It should come as no surprise that children who live in neighborhoods that aren't walkable, lack playgrounds, and are full of fast food joints are twice as likely to be obese as kids in pedestrian-friendly neighborhoods with access to healthy foods.
The Quran is full of “lessons about water conservation, avoiding the wasteful consumption of resources, proper land use, stewardship of trees, and compassion for animals and birds,” reports John Wihbey at the Yale Forum on …
Economists have long known something that politicians apparently do not: If you need to impose expensive environmental regulations, there’s no better time than during a recession.
Maybe the reason we can't do anything about the existential crisis of climate change -- or, indeed, any of the other existential crises we're facing at present -- is that 80 percent of humanity has what's known as an "optimism bias."
Detroit is undergoing a remarkable process of un-building, its residents literally transforming its denser neighborhoods into sparse suburbs.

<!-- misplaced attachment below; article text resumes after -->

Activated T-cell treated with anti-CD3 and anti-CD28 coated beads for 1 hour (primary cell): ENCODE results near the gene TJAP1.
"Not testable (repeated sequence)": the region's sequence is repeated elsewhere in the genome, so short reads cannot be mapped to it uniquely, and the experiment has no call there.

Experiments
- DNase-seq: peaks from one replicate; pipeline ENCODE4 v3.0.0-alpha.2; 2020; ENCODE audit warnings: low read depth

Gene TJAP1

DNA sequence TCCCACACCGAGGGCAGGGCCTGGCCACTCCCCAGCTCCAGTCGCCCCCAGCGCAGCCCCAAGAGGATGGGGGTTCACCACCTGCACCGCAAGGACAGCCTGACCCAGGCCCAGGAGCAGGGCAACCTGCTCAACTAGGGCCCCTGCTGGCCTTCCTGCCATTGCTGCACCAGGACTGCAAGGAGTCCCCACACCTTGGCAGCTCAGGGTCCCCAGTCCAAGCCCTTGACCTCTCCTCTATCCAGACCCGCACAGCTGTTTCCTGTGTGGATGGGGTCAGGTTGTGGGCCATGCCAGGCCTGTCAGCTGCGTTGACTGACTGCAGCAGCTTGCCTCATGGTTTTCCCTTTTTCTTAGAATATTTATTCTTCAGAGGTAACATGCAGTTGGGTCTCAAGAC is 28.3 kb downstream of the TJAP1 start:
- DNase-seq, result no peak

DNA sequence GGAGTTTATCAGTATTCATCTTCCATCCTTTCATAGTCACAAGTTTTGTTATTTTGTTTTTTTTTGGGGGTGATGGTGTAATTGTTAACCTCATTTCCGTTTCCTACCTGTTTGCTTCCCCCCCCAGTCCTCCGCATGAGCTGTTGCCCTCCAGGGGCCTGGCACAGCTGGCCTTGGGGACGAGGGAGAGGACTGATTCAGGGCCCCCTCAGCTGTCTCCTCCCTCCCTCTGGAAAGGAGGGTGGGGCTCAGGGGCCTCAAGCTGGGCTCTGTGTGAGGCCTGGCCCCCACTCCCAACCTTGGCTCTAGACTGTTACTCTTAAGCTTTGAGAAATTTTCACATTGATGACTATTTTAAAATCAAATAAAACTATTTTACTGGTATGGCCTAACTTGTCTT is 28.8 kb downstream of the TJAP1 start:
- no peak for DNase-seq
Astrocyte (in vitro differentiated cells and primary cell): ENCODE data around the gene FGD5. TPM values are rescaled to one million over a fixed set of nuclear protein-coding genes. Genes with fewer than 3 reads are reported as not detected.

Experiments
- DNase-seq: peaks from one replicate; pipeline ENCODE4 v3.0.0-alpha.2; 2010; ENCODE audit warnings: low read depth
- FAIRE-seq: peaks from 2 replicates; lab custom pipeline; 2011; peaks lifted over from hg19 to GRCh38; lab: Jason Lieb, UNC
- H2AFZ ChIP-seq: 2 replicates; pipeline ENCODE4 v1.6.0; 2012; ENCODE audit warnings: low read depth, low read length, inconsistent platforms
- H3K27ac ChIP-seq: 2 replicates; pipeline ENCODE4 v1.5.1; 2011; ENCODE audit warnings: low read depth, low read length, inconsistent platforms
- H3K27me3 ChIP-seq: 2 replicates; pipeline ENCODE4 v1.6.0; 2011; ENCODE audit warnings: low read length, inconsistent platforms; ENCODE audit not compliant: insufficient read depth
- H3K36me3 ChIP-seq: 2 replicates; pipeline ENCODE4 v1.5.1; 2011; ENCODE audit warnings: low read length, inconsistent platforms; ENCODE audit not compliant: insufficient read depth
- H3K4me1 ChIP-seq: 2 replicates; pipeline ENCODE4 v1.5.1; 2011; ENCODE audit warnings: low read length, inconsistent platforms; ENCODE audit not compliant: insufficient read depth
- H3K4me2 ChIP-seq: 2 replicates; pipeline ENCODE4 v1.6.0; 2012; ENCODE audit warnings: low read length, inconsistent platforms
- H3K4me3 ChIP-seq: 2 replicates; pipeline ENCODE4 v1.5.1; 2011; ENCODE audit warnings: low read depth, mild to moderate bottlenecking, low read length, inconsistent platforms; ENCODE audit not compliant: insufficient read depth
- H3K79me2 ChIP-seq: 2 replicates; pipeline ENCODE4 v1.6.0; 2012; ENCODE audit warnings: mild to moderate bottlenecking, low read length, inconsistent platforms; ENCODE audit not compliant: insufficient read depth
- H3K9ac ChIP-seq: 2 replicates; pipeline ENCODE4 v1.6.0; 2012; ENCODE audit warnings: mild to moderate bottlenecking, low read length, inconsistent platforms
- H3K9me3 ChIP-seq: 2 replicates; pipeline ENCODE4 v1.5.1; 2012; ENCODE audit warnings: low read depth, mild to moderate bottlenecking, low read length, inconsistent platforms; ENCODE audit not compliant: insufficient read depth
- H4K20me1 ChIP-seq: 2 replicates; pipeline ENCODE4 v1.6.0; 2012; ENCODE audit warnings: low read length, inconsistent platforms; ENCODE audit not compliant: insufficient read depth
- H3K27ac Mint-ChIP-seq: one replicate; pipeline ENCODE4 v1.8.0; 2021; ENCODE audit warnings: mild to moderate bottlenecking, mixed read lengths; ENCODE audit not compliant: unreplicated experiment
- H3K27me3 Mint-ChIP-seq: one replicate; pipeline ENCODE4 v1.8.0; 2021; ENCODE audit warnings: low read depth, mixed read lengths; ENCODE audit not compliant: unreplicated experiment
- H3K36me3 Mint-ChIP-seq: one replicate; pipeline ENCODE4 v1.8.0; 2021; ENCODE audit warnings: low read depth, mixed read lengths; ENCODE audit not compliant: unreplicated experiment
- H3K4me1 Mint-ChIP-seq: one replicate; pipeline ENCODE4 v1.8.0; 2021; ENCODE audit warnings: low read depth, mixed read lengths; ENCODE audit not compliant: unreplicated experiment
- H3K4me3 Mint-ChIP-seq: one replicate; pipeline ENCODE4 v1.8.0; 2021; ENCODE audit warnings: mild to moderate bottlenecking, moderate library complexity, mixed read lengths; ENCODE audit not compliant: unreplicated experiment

There is a city in which 80 percent of residents commute to work by bicycle, even in winter. And they train their young to do the same!
New York City's new taxis have sliding doors, so that there's no danger that a tourist from the flyover zone will thoughtlessly door a passing cyclist when he or she hops out.
Unlike gluttonous American industry, Europe's most profitable companies plan to make even more money by getting ahead of this whole peak oil trend.
Google's new $700 million data centers in Taiwan will make ice at night, when electricity is significantly cheaper, and use it to cool the buildings during the day. It's called thermal storage, and it's basically a battery, but for air conditioning.
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